Voters want governments to prioritise energy efficiency

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Australians want governments to do more to support energy efficiency to help cut energy bills.

As Energy Ministers prepare to meet to discuss the National Energy Guarantee on Friday, YourLifeChoices research suggests that one of the biggest issues for retirees living within their means was spiralling energy costs.

YourLifeChoices received 5064 responses to 33 questions in our Retirement Income and Financial Literacy Survey and 18 per cent of respondents named energy costs as their number one challenge, second only to health insurance in terms of challenges.

This research is supported by a recent YouGov Galaxy survey of 1000 Australians that showed ‘investing in energy efficiency’ is the most popular policy that governments can introduce.

The YouGov survey found that 90 per cent of voters think that it is important or very important that governments help reduce household energy bills, with energy efficiency the most popular policy option.

Australian Council for Social Services Chief Executive Cassandra Goldie said the move to energy efficiency was particularly important for those on fixed incomes.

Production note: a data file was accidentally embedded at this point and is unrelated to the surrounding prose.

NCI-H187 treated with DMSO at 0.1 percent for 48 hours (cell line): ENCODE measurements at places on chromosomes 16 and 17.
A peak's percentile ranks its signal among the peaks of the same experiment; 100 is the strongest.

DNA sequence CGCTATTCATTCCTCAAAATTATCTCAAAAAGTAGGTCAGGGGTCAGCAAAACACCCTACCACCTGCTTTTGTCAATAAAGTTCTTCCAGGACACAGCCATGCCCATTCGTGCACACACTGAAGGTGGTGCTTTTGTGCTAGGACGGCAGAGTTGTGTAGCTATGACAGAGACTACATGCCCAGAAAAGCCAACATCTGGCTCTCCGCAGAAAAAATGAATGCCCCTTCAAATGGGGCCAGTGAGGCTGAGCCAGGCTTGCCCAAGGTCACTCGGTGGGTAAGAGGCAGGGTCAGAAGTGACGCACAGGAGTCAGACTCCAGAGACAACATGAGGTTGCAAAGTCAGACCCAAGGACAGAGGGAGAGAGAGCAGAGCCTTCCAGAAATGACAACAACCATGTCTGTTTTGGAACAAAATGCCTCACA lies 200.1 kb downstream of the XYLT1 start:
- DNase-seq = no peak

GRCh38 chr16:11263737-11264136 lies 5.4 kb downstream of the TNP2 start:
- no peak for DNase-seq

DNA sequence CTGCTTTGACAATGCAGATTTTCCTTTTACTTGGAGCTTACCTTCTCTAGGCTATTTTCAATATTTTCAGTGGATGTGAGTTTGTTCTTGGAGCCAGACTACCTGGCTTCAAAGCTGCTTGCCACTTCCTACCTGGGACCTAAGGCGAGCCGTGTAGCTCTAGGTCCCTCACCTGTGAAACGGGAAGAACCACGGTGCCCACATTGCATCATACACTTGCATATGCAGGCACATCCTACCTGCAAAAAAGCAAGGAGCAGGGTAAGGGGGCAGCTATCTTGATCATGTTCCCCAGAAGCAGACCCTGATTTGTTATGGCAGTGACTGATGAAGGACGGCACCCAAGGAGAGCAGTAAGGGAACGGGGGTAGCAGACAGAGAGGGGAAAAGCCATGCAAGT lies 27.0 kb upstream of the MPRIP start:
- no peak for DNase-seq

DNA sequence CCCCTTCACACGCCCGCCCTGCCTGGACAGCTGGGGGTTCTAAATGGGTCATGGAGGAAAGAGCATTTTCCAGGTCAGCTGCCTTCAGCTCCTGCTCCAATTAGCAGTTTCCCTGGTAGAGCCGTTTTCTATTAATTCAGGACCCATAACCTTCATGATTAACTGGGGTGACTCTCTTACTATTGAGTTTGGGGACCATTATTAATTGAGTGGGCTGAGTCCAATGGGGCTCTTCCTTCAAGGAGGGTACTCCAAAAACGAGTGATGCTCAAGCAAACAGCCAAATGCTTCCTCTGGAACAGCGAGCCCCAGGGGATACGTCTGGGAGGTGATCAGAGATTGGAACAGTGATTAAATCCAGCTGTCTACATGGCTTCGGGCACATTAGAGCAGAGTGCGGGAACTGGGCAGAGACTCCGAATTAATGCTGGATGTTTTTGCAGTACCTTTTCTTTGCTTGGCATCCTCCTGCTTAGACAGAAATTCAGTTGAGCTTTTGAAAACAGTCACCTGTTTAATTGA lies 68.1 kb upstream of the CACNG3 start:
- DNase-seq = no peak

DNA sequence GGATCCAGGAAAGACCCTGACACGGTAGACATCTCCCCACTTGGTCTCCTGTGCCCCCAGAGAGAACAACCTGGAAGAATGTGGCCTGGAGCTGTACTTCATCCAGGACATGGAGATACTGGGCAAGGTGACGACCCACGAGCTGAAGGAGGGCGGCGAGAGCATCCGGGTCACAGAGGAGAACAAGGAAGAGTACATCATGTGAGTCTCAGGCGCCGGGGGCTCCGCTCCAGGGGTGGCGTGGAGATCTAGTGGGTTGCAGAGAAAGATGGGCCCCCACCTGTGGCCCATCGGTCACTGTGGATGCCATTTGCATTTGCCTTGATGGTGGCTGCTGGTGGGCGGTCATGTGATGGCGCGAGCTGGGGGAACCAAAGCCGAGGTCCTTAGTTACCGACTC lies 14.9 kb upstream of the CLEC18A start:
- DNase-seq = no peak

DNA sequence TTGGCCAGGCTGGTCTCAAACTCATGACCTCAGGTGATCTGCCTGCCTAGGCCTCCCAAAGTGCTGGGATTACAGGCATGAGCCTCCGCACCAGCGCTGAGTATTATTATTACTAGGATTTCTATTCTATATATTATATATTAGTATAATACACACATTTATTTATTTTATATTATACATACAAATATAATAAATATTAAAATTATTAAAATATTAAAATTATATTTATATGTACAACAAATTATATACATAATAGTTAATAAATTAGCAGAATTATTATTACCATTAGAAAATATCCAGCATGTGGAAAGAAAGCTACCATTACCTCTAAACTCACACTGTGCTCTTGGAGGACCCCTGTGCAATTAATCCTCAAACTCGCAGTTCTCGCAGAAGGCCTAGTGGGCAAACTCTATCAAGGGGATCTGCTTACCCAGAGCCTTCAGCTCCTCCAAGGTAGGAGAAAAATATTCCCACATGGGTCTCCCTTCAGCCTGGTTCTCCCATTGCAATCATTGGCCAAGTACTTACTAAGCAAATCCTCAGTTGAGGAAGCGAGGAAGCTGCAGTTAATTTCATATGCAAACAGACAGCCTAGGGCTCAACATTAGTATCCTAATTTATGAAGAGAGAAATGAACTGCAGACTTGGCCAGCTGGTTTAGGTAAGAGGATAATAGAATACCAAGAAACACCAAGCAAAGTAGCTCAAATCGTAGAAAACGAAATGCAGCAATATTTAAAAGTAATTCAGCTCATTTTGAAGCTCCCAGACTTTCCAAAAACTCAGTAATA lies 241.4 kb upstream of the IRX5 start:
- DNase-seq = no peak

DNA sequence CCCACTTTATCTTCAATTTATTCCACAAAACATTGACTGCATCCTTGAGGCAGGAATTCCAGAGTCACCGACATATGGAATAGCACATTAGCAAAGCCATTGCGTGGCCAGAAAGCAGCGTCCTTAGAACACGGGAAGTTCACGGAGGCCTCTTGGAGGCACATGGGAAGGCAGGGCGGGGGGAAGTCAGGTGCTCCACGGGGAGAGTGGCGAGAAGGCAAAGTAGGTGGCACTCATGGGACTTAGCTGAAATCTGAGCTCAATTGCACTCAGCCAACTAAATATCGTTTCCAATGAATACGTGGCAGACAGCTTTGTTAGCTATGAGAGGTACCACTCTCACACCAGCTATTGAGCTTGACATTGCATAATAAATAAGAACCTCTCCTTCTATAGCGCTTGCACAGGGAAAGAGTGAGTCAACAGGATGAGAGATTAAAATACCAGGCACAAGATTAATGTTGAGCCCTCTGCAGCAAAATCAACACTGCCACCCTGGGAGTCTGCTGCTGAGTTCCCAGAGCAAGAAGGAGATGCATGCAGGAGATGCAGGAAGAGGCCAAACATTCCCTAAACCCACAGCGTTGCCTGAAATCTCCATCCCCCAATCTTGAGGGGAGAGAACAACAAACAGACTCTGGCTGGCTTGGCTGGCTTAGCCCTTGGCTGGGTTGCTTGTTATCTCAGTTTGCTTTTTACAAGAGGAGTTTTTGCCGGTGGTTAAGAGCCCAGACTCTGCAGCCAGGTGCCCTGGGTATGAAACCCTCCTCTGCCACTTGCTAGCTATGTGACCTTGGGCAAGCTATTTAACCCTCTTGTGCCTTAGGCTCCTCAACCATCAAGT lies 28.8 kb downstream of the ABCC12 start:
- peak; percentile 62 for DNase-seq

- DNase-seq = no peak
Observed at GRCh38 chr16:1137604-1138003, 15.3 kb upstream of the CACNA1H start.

“Efforts to improve energy efficiency for low-income and disadvantaged households can mean that people on low incomes are not forced to choose between putting food on the table or heating their homes in the coming winter months,” Ms Goldie said.

“Upgrading an existing home from the equivalent of two stars to five stars can save a household $600 a year.

“Mandating energy efficient standards for rental properties and investing in energy efficiency measures for low-income households, will make a huge difference to energy stress, health and wellbeing.”

According to Property Council of Australia (PCA) Chief Executive Ken Morrison, governments are too preoccupied with increasing the supply of power.

“This is a wake-up call for Governments to move beyond the supply side of the energy debate,” Mr Morrison said.

“With the National Energy Guarantee now on the table, attention must also be given to driving down demand – because the cheapest energy is energy we don’t use.

“This survey shows the community recognises the benefits of energy efficiency and strongly supports common sense action to reduce their bills.”

What do you think? Would you like to see the Government do more to address energy efficiency? Should rental properties meet mandated efficiency standards?

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Written by Ben

50 Comments

Total Comments: 50
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    Great efficiency would be gained by reverting to a ‘one roof’ system, without all the leches hanging on as ‘board members’, ‘executives’ and shareholders that are inherent in the current distribution system. Anyone with one brain cell would realise instantly that even if you could compare boards and such to senior executives in a Public system – you are still liable for a payout on top to shareholders.